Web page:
I’m pretty sure the little-known draft version of the Buddha’s First Noble Truth went like this: Relationships are suffering. Then, the impulse to generalize that visits all teachers overtook him, and, well … you know the rest.
Intimate relations, especially, can be a crucible, though the result of the alchemy is hard to predict. Lovers who are self-aware and courageous may emerge from the heat and pressure not only stronger as a couple but better as individuals, wiser and more compassionate. But often we simmer and stew, boiling off the potential goodness until all that is left is a distasteful emotional sludge. And then we walk away.
In the aftermath of a particularly vexing break-up, it is tempting to conduct tedious postmortems of the deceased relationship. At such times, I sometimes find myself playing Pin the Pathology on the Ex. Especially in that trying-to-figure-out-what-went-wrong stage, it is seductive and strangely satisfying to ruminate on your ex’s probable failings: sociopathy, narcissism, ADHD or some other mental ailment that brought your relationship to ruin.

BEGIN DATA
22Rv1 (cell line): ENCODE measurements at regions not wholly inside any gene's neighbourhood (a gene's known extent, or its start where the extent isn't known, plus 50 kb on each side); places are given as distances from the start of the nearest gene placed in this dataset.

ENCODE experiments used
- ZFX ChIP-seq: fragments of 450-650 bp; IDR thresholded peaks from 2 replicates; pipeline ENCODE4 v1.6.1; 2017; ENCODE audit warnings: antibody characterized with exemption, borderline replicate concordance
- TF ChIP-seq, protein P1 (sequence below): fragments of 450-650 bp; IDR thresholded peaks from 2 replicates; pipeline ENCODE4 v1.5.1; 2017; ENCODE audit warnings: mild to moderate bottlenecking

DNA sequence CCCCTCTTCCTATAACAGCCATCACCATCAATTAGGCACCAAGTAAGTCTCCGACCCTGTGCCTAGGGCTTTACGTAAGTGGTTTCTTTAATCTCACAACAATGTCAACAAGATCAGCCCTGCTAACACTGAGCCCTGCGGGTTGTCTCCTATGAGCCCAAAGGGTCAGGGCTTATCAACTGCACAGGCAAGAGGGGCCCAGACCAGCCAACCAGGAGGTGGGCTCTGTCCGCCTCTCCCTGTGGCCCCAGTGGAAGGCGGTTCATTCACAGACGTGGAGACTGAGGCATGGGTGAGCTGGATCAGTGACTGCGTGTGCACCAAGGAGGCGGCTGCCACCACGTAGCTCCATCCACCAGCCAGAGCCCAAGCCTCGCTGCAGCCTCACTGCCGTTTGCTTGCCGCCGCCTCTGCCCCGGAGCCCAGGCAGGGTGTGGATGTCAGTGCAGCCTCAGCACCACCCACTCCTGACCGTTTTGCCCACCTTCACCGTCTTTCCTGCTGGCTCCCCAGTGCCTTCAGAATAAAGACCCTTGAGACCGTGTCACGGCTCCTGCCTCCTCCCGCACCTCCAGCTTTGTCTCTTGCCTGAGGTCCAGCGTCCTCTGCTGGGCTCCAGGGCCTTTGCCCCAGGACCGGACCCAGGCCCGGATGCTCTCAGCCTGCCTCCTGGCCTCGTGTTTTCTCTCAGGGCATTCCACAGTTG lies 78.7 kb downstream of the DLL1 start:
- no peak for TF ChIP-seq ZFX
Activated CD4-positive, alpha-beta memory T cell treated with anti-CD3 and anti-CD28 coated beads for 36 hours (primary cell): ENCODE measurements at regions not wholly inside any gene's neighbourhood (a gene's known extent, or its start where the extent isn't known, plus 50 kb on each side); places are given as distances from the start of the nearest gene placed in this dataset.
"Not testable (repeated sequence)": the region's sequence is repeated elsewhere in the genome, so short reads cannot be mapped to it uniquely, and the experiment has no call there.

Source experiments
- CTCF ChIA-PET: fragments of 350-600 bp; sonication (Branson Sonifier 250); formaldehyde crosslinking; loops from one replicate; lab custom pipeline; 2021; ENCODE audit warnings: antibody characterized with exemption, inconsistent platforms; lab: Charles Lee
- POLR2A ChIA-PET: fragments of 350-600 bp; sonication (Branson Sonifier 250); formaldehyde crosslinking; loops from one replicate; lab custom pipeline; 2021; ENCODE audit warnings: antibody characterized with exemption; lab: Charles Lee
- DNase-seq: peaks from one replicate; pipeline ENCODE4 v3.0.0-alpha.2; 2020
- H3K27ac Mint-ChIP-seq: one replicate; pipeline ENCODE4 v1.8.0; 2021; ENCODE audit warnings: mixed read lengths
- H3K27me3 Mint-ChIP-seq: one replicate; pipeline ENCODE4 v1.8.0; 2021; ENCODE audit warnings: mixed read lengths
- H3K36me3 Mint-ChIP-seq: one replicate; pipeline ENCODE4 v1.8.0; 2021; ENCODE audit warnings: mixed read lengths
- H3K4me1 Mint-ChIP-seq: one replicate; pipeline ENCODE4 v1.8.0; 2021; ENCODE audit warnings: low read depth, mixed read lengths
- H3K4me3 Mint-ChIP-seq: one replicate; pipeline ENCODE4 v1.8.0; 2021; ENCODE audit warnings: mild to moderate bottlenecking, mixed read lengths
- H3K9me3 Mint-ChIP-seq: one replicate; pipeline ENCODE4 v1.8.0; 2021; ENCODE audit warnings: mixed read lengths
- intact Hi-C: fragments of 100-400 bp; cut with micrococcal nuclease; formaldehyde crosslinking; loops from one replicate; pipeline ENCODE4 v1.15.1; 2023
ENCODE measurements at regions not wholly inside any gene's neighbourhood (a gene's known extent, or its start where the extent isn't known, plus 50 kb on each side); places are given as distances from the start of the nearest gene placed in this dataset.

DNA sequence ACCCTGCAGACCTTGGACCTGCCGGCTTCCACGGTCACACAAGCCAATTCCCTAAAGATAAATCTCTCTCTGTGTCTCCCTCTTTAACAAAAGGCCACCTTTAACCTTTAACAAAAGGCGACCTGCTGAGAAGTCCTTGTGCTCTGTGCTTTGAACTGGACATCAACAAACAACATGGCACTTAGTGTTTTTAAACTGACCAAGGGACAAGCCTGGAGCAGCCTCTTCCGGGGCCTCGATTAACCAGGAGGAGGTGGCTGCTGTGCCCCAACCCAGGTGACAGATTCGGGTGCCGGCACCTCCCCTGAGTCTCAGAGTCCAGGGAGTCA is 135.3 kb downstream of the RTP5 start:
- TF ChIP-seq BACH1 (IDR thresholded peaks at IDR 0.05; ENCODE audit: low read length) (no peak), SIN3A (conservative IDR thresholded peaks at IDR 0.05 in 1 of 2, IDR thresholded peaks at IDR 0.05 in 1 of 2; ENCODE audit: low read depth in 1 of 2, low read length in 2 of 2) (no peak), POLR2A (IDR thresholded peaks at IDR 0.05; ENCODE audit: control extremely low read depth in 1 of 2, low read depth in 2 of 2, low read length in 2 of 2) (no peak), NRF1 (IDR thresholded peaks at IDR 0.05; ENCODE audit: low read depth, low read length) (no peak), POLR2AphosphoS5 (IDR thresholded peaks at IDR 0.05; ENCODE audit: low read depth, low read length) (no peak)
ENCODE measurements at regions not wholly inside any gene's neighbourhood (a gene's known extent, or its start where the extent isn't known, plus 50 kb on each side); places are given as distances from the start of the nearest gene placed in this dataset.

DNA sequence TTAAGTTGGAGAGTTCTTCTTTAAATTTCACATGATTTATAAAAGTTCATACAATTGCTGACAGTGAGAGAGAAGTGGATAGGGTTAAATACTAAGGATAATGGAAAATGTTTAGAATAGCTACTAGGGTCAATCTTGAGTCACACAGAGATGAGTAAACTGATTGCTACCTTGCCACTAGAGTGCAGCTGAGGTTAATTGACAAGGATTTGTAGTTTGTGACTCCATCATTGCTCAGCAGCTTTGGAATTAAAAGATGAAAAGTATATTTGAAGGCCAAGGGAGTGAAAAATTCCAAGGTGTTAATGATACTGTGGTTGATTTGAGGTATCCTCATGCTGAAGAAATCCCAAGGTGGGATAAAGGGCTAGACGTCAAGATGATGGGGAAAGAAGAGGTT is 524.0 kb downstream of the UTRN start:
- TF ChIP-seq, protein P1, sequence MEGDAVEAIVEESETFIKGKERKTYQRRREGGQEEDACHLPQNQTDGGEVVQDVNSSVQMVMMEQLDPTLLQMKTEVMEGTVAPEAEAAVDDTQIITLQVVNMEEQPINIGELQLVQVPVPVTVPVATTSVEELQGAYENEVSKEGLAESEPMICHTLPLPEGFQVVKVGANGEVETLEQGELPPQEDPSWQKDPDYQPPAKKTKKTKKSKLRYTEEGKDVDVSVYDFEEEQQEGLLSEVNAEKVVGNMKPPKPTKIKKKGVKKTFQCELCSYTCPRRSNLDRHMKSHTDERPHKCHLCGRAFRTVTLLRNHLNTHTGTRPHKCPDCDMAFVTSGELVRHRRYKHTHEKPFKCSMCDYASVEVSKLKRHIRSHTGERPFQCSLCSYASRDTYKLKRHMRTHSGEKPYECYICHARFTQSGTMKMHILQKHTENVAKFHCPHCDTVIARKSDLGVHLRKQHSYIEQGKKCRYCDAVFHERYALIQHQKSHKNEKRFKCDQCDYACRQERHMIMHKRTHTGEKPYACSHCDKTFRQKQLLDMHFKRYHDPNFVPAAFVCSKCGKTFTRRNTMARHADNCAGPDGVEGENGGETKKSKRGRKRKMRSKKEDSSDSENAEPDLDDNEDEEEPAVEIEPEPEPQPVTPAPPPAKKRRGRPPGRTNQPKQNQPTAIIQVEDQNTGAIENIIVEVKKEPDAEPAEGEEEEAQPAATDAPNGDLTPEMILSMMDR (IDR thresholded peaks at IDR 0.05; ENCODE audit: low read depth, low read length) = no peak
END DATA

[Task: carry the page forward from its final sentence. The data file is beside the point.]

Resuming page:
The amusing part of this is that your ex is likely doing the same about you. Unless, of course, s/he is actually a sociopath, a narcissist or has ADHD, in which case, s/he:
a) is plotting to poison your pets
b) has quickly moved on to someone more worthy of his/her magnificence, or
c) has already forgotten you, having not really noticed you in the first place
If you are not inclined to blame your ex, perhaps you do the opposite, crucifying yourself for what you failed to do, or did wrong. Or maybe you’re an emotional switch-hitter, alternating between blame and remorse.
This is exhausting and utterly pointless. But at least for a time, it provides a solace we want desperately: a Story of the Break-up to fill the void left by the Story of the Love. Eventually, if we have any sense, we do ourselves and each other the kindness of acknowledging an enduring truth of human relationships: As mysteries we meet, and as mysteries we part.
It is helpful to consider the words of venerable Buddhist teacher Ajahn Chah, memorable for their sagacity about chickens as well as the nature of impermanence:
“You say, ”Don’t break my glass!” Can you prevent something that’s breakable from breaking? If it doesn’t break now, it will break later on. If you don’t break it, someone else will. If someone else doesn’t break it, one of the chickens will! … Whenever you use this glass you should reflect that it’s already broken. [See] the broken glass within the unbroken one. Whenever its time is up, it will break. Develop this kind of understanding: Use the glass, look after it, until, one day, it slips out of your hand.”
We do well to remember this: The most promising beginning holds within itself an ending. The glass is already broken.